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 Lenny Bruce

Lenny Bruce

Original Name Schneider
Birth
Mineola, Nassau County, New York, USA
Death 3 Aug 1966 (aged 40)
Hollywood, Los Angeles County, California, USA
Burial Mission Hills, Los Angeles County, California, USA
Plot Mount Nebo,section 298-C
Memorial ID 140 · View Source
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Writer and Comedian. He is best remembered for his social commentary and criticism of the 1950s and 1960s. Born Leonard Alfred Schneider in Mineola, New York, he grew up in Bellmore, NY, attending Mepham High School. When his parents divorced when he was 5, he spent his growing up years moving among his various relatives over the next 12 years. His mother, Sally Marr, made a living as a stage performer, but would pass her son to her family to raise when finances were tight, as they often were for a single woman. When Lenny was 17, during World War II, he joined the US Navy and saw duty in Europe, until his discharge in 1946. In 1947, he adopted the stage name of Lenny Bruce, and got free meals by doing impromptu standup comedy in Brooklyn clubs. Despite such a modest beginning, he got a break on "Arthur Godfrey's Talent Scouts" show, doing voice mimics of Hollywood movie stars. His career in the 1950s included screenplays he had written for the movies "Dance Hall Racket" (1953) and "Dream Follies" (1954), often anything he could do to make money. He would begin to lace his comedy routines with frank but funny discussions of themes that made many Americans uncomfortable, talking about race, politics, religion, abortion, drugs, the Ku Klux Klan, and on being Jewish. As his fame grew, so did his detractors. Some people thought his social commentary was "a fad" while others wondered if he was a harbinger of new thought in the American people. His comedy frequently included "four-letter words." In October 1961, Bruce was arrested for obscenity during one of his comic workshops, and although he was acquitted, law enforcement agencies began to monitor his activities. Over the next three years, Bruce became a target for Manhattan District Attorney Frank Hogan, a staunch Roman Catholic close to the Archbishop of New York, Francis Cardinal Spellman. After being arrested in Philadelphia for drug possession and in Los Angeles for obscenity, he was arrested twice in New York's Greenwich Village for obscenity. At the time, Greenwich Village was a well-known location for artists and free thinkers to gather. During his six-month trial in 1964, numerous writers, artists, actors and prominent society leaders provided positive support for Bruce, gathering public opinion on his behalf. Bruce was found guilty, and sentenced to four months in a workhouse, and he was released on bail during his appeal process (the conviction would be overturned in 1970). Bruce would make television appearances in which he would include details of his encounters with the police, making them objects of ridicule, ranting against fascism and lack of freedom of speech; this would increase police pressure against him. Bruce was also banned from publicly performing in a number of cities, and due in part to his drug use, was banned from many nightclubs. His last recorded public performance was at the Berkeley (California) Community Theatre in December 1965, although he would last appear in San Francisco on June 25, 1966, in a concert with Frank Zappa and the Mothers of Invention. On August 3, 1966, he was found dead in the bathroom of his Hollywood home, from an accidental overdose of morphine. In December 2003, New York Governor George Pataki granted Bruce a posthumous pardon for his obscenity conviction, the first such posthumous pardon in New York history. Since his death, Bruce has been considered an icon of comic social commentary, and an inspiration to many other social commentators since then.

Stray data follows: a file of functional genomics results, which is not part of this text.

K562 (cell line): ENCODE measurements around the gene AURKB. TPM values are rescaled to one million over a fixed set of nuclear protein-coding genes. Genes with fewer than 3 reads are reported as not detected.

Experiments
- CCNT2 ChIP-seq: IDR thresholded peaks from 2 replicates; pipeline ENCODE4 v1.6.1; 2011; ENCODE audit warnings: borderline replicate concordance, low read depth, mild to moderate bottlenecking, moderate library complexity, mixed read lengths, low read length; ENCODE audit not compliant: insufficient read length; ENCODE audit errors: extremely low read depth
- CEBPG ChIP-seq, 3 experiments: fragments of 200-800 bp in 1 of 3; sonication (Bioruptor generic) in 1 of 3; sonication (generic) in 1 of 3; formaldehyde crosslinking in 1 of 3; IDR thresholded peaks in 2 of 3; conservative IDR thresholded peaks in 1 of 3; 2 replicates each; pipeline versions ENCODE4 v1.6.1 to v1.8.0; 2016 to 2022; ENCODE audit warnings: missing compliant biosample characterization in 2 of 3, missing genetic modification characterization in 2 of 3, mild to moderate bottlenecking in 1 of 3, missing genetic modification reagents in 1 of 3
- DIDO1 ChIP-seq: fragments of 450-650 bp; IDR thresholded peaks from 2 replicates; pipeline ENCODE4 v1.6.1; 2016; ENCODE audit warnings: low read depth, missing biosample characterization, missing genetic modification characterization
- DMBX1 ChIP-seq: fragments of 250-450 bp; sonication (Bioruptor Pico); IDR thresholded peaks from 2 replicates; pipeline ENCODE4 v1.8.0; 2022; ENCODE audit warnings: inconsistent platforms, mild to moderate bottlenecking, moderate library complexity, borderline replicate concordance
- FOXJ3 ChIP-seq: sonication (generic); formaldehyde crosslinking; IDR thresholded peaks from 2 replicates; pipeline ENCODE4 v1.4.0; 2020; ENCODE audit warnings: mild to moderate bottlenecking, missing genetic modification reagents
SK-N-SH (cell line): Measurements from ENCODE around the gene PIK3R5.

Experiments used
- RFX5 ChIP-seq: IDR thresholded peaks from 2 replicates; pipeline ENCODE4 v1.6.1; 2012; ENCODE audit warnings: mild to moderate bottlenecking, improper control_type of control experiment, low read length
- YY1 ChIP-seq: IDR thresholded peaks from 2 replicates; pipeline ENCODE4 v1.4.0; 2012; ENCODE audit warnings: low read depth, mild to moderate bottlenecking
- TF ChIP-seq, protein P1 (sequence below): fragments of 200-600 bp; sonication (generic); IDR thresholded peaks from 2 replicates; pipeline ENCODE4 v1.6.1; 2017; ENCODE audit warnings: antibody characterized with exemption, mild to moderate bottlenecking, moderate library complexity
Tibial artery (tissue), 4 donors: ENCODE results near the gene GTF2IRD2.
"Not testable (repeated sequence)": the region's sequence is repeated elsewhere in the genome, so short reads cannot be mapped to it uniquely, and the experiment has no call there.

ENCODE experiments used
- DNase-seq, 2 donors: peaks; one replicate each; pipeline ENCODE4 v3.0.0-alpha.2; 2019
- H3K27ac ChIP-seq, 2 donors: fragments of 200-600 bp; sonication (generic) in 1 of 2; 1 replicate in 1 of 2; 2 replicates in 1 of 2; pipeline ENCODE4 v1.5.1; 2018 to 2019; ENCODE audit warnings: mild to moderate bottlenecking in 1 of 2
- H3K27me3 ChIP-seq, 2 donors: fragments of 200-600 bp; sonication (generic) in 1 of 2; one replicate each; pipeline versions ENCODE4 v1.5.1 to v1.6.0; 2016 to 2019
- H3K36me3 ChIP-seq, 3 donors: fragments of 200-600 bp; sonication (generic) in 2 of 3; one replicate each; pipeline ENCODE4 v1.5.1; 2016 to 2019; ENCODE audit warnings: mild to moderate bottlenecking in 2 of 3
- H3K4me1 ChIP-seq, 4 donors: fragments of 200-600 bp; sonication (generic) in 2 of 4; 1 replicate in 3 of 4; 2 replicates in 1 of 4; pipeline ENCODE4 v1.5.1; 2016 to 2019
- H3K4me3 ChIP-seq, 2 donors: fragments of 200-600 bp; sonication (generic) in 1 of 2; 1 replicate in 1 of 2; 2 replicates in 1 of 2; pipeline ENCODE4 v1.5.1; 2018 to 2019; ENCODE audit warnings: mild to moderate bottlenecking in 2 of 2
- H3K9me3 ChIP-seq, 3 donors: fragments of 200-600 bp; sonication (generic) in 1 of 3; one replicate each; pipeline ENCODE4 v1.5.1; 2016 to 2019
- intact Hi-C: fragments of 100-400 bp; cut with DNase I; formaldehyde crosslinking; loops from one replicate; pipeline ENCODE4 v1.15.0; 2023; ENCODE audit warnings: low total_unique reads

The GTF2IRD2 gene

Bio by: Kit and Morgan Benson


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BELOVED FATHER - DEVOTED SON

PEACE AT LAST


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  • Maintained by: Find A Grave
  • Added: 1 Jan 2001
  • Find A Grave Memorial 140
  • Find A Grave, database and images (https://www.findagrave.com : accessed ), memorial page for Lenny Bruce (13 Oct 1925–3 Aug 1966), Find A Grave Memorial no. 140, citing Eden Memorial Park, Mission Hills, Los Angeles County, California, USA ; Maintained by Find A Grave .